In an effort to reel in extra financial compensation for the budget gap, UCSB officials are planning to admit additional out-of-state residents and international students.
According to Financial Aid office statistics, the 2009-10 estimated nine month student budget for undergraduate California residents living in university residence halls totals $27,257, while the nine month student budget for undergraduate non-California residents living in university residence halls is estimated at $49,926. Since non-California residents bring in over 1.8 times the amount of money as locals, out-of-state applicants are now being viewed as valuable fundraising assets.
Currently, 95 percent of UCSB undergraduate students are California residents, leaving a 4 percent slot for out-of-state students and 1 percent for international students. Of the 23,187 applicants offered admission into the Fall 2008 entering class at UCSB, 6.4 percent are non-residents.
Admissions Director Christine Van Gieson said UCSB plans to enroll around 150 more non-California resident students next year.
“Yes, the campus is looking at enrolling more out-of-state and international students, that is very much true,” Van Gieson said. “In order to not lose money, we should be enrolling 150 more non-resident students, so if we don’t enroll that number more we will actually be losing funding.”
Associate Vice Chancellor of Public Affairs Paul Desruisseaux said if implemented, the process would be a gradual one that would not substantially affect UC admission rates for California citizens.
“I don’t think it will be a dramatic change at first,” Desruisseaux said. “I think this would be done in an incremental way over the years, so I don’t think this will negatively impact the chances of getting admitted for residents of California.”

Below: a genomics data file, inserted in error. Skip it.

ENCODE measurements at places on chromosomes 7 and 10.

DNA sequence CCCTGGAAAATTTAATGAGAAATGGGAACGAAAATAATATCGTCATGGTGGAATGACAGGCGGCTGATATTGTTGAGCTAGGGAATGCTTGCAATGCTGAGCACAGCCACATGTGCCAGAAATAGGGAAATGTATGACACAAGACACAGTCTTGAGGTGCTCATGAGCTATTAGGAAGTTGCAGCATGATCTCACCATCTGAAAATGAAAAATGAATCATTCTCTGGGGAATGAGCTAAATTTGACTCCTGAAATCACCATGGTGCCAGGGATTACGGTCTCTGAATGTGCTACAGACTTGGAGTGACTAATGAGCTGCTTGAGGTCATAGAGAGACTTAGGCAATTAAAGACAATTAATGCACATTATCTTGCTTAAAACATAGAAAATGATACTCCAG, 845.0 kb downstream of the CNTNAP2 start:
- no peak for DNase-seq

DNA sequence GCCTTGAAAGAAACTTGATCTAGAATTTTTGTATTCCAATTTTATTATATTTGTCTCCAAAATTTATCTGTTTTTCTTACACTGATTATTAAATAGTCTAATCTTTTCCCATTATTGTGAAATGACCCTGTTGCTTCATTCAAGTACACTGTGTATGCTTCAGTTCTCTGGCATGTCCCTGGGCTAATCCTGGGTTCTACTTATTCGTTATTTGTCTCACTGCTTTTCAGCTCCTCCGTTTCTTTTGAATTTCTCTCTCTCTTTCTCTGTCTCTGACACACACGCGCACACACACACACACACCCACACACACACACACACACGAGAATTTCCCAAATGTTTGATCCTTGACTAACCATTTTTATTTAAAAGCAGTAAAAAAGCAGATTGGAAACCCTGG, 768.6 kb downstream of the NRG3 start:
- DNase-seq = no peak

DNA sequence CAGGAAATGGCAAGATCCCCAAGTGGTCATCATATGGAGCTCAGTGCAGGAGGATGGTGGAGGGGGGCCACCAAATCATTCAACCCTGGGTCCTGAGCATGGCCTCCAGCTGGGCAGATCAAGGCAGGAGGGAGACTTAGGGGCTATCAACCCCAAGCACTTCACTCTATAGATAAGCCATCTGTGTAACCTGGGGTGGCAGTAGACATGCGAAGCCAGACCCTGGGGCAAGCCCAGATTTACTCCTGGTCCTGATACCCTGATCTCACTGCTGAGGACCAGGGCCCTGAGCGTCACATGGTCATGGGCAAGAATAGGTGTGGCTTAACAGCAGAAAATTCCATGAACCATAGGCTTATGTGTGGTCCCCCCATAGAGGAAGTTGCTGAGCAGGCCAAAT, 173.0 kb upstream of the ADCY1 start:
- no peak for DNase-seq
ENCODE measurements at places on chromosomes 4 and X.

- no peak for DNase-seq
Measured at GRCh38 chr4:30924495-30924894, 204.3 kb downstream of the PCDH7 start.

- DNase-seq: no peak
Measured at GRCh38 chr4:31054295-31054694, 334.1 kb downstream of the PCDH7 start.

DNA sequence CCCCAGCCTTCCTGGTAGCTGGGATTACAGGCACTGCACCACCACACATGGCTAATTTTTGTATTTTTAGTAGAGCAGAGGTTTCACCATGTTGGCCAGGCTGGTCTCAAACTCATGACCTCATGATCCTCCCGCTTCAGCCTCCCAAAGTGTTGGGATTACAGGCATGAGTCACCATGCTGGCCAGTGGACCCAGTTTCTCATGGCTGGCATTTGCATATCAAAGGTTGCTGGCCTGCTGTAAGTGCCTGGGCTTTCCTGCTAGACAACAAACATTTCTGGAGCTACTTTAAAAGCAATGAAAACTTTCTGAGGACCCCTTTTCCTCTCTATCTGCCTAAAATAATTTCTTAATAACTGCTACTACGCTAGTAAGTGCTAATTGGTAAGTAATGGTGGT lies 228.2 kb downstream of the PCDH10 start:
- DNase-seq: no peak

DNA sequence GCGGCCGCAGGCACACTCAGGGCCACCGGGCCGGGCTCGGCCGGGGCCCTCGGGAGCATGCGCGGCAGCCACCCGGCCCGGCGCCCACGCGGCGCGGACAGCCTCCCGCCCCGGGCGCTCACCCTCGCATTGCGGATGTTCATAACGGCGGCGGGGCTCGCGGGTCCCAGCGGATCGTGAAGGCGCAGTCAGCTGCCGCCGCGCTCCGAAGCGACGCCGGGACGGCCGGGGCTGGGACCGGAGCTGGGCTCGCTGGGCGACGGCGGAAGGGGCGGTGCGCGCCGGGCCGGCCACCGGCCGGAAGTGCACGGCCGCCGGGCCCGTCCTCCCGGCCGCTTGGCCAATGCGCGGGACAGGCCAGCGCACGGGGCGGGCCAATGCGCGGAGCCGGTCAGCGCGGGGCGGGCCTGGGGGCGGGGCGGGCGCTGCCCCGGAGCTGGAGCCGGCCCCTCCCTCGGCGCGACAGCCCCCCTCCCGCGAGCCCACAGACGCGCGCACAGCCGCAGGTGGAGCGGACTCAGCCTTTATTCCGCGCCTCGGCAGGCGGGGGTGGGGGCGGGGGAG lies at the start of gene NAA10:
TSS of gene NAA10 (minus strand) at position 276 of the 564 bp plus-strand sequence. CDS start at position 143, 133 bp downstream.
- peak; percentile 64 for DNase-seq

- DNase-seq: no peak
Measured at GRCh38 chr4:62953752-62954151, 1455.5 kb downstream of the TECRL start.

UC Berkeley Chancellor Robert Birgeneau announced last Tuesday that Cal will admit up to 600 fewer unfunded Californians per year to be replaced by out-of-state applicants. Additionally, UCLA and UC San Diego, which both attract a large number of non-California resident applicants, are reported to also be integrating the idea into their admissions processing.
Ricardo Vazquez, UC spokesman at the UC Office of the President, said California resident and non-resident applicants are reviewed for admission based on entirely different standards, given the integral role state funding plays in the education of California locals.
“The number of California resident students we admit is tied to state funding, but out-of-state students are a completely separate universe — they pay the full cost of their residence, so they’re not subsidized by the state,” Vazquez said. “Over the past two years we haven’t received funding for growing California resident enrollment growth; in fact, we’re overenrolled. So in a way, out-of-state students do not compete directly for spaces with California students.”
Van Gieson said decreased admission for California residents will be proportional to decreased funding, not increased non-state resident admission.
“We will enroll all of the California residents for whom we receive funding, so we wouldn’t be reducing that number,” Van Gieson said. “What we would see is an increase in out-of-state students in relation to previous years.”
Vazquez said even if UC admissions increase for out-of state students, the numbers would remain low in contrast to other American universities.
“As a point of comparison, California has historically had a very small proportion of non-residents as compared to California students,” Vazquez said. “Many institutions in other states enroll up to 30 percent, so our percentage would remain below the average of comparable institutions.”